Now as far as a thumb goes , once You get used to using one, ya almost can't run a machine without one. Building a thumb would be a realy nice project and far less expensive than buying one.After years of bitching My previous employer finaly gave in and let Me put a thumb on the back hoe.

Steve

boslab
07-15-2009, 09:35 AM
i watched a couple of vids on youtube of excavators useing one, i'm sold on it now, next design it and make it, that might be the hard bit as i'm not sure how to hook up the hydraulics to the hammer circuit, there appears to be two pipes on the boom, a flow and return that are coupled to a footpedal in the cab, might need to have a DC valve i think?
regards
mark

kf2qd
07-15-2009, 03:42 PM
Thanks limy, illleave the steel alone and maybe get some navi mats or track pads, ive checked digbits out lots of good stuff on thier site, prob is i get carried away, ended up looking at thumbs [the old girl is hammer plumbed so i suppose a hydraulic thumb is possible]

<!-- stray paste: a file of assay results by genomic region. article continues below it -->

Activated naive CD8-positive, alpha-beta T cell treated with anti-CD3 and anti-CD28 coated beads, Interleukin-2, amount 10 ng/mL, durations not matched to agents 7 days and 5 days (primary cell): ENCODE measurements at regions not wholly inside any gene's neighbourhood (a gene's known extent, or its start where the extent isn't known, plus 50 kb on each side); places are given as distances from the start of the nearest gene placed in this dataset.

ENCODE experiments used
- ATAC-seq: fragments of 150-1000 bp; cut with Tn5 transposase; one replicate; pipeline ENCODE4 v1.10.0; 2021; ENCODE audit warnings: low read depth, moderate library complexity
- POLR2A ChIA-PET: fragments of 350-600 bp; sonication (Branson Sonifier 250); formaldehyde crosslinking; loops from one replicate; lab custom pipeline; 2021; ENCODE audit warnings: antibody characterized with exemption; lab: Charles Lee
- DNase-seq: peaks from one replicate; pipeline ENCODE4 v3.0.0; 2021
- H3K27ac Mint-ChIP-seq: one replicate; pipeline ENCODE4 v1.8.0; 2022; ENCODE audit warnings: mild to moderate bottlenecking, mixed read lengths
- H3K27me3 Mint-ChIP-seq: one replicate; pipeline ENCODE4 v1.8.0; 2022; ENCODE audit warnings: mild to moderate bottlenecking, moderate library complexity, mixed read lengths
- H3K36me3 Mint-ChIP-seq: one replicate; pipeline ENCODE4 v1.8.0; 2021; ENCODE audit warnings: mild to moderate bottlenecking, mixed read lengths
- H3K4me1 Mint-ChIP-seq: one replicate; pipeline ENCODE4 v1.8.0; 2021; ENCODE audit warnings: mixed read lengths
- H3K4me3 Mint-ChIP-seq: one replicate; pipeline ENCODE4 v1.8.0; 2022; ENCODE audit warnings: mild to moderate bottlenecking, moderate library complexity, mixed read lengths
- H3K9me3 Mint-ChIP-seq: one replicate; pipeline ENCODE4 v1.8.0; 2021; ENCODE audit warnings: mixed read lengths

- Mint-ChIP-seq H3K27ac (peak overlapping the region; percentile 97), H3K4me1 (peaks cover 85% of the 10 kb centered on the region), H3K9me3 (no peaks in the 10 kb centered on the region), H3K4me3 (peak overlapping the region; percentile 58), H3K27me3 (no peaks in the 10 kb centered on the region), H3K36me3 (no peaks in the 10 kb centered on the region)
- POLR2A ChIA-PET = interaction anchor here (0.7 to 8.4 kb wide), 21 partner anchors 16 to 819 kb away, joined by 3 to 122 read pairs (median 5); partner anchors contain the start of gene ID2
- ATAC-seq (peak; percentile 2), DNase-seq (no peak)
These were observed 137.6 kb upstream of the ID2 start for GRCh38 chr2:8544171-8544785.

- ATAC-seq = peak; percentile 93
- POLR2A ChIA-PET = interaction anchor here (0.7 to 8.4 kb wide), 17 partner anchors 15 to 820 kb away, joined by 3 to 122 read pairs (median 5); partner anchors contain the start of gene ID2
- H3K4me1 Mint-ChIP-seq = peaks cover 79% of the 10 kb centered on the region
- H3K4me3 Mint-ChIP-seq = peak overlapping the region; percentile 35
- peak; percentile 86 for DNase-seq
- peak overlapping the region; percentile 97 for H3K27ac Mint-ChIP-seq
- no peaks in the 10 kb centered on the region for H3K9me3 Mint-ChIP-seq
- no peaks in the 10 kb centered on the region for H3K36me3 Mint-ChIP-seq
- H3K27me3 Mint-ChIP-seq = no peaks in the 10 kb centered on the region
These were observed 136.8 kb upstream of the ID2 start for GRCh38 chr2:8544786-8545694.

talked to a local yokel and ther is a firm in bridgend called dragon laser, it seems they can cut up to 16 MM with thier CO2 cnc laser, problem is getting the drawing of the sprocket as a DXF file or whatever.
anyway thanks for the imput, it is appreciated
best wishes
mark


Worked with Plasma and Oxyfuel machines inthe past - Find a good flame cutter and they can cut those sprockets any thickness and much cheaper than Laser. Laser at that thickness is going to be rather slow. A good flame cutter can go from your drawing to 30 or 60 thou over and then you can finish and flame haeden for longer life. 1030 or 1045 plate.

doctor demo
07-15-2009, 04:17 PM